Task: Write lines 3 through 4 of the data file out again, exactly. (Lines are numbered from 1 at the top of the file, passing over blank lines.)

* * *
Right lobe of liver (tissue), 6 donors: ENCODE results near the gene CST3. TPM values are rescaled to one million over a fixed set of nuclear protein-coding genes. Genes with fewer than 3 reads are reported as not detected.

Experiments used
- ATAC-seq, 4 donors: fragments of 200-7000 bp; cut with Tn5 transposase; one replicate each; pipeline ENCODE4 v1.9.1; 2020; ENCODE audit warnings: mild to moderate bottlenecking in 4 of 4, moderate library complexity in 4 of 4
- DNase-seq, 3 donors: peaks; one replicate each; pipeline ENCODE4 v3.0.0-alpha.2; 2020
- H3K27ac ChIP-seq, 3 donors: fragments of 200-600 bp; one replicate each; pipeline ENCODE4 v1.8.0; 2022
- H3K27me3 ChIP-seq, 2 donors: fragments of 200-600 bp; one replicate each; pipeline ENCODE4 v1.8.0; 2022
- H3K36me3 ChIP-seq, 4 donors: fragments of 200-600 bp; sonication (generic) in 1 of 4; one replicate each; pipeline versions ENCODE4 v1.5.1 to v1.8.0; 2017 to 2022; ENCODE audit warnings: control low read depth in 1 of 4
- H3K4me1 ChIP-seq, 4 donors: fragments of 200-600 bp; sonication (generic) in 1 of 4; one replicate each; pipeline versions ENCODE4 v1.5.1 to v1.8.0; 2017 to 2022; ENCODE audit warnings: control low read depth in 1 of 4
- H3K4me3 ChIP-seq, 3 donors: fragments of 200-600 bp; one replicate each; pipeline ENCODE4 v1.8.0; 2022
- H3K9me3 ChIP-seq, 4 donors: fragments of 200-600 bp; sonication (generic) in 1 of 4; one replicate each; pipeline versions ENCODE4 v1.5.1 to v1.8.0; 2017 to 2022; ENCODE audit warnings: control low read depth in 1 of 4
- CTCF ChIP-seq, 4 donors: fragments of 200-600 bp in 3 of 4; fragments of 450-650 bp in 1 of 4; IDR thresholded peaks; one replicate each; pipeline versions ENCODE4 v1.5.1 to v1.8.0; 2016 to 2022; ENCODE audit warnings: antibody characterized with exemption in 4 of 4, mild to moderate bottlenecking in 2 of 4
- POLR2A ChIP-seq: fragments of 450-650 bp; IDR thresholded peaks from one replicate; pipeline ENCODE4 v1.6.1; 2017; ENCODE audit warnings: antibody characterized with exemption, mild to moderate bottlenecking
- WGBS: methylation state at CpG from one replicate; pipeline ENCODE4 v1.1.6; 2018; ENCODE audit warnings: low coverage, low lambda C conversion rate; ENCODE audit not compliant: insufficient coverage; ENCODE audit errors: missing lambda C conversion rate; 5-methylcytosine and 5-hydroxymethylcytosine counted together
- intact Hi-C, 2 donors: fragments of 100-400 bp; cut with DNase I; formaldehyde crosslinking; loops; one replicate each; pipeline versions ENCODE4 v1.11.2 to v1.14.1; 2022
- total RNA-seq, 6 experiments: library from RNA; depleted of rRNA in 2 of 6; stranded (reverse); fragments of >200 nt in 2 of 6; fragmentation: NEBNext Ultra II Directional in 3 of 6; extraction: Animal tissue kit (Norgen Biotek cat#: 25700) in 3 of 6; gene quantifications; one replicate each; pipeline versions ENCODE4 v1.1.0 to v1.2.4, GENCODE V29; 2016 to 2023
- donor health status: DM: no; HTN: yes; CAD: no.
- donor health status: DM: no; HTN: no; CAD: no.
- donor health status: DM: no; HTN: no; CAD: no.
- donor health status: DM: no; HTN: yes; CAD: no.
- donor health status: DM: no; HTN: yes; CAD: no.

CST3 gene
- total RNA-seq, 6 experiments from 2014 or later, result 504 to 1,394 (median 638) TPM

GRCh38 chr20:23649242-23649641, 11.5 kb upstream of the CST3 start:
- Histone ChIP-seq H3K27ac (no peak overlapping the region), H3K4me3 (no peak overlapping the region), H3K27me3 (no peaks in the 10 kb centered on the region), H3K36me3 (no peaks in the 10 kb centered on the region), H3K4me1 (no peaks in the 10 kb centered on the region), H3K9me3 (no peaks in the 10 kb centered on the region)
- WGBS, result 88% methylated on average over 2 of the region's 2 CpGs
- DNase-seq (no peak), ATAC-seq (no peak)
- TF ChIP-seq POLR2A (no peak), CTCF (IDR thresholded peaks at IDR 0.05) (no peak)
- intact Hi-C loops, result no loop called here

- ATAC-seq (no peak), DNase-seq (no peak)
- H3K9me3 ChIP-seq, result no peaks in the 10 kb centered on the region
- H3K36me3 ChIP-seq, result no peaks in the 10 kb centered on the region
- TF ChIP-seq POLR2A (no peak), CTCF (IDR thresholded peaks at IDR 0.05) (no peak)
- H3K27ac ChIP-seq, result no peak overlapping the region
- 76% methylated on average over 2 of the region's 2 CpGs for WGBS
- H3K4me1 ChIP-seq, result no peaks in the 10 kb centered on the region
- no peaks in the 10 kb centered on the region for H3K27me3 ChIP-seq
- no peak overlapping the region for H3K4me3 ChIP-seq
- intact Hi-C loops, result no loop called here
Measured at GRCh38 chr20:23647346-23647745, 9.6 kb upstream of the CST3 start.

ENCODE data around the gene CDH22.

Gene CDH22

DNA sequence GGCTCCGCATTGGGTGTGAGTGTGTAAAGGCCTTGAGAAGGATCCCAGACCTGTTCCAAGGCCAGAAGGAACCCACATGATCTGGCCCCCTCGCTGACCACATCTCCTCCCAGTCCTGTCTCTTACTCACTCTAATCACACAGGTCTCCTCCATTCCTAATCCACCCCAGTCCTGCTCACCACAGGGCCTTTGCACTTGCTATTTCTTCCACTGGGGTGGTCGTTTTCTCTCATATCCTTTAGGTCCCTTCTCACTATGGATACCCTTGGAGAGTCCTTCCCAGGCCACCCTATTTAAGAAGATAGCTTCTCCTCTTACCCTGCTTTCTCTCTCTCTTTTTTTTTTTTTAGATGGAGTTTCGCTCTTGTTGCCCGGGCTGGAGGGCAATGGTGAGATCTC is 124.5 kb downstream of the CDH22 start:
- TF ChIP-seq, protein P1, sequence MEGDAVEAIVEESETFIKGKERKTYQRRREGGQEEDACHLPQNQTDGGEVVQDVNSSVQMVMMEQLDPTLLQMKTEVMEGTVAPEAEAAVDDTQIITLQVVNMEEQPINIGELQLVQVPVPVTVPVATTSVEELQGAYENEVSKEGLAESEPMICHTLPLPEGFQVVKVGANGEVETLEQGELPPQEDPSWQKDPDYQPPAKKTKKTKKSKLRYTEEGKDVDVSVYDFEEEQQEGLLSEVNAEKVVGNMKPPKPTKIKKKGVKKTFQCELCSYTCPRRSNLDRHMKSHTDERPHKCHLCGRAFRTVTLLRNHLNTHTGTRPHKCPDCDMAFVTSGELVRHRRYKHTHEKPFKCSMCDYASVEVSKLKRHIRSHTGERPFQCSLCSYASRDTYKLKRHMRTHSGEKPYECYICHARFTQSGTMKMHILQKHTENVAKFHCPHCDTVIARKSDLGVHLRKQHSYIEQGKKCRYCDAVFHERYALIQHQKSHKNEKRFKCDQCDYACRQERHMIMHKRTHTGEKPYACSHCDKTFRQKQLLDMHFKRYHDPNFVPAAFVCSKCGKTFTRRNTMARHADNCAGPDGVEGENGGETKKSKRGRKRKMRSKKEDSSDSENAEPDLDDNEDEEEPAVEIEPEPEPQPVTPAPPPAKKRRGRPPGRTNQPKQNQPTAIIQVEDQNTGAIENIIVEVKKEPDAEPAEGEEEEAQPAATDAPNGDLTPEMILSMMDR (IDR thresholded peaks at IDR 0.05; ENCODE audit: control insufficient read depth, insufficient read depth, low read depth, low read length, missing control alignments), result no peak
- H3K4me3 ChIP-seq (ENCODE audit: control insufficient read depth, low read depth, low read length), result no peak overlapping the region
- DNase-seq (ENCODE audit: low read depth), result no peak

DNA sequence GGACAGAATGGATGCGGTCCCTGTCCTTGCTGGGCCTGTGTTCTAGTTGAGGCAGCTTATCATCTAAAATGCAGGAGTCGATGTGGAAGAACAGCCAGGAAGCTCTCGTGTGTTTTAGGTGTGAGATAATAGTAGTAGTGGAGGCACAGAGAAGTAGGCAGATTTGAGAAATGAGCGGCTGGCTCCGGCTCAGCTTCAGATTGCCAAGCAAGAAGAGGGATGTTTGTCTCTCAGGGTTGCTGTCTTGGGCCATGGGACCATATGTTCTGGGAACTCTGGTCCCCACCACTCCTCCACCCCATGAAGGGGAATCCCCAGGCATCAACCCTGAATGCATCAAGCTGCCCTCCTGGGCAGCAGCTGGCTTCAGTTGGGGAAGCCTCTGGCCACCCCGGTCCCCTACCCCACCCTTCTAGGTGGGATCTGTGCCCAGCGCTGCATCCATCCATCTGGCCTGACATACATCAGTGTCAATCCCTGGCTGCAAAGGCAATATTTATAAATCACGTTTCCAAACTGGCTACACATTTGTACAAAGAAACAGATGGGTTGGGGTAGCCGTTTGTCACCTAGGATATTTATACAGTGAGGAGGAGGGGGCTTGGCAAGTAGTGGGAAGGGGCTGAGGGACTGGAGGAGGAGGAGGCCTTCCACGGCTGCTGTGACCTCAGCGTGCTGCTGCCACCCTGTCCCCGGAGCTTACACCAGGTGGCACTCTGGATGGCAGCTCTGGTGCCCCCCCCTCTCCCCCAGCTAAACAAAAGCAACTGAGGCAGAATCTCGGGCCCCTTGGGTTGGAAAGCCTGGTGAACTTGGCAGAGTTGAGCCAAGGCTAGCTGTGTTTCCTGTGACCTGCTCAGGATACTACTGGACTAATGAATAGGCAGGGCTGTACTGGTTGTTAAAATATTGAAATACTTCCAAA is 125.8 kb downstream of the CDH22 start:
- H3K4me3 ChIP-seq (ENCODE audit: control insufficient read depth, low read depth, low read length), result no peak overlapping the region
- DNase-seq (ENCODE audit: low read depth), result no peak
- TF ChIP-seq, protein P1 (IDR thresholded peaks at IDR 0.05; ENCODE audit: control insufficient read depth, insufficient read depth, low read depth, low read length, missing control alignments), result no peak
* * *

- ATAC-seq, 4 donors: fragments of 200-7000 bp; cut with Tn5 transposase; one replicate each; pipeline ENCODE4 v1.9.1; 2020; ENCODE audit warnings: mild to moderate bottlenecking in 4 of 4, moderate library complexity in 4 of 4
- DNase-seq, 3 donors: peaks; one replicate each; pipeline ENCODE4 v3.0.0-alpha.2; 2020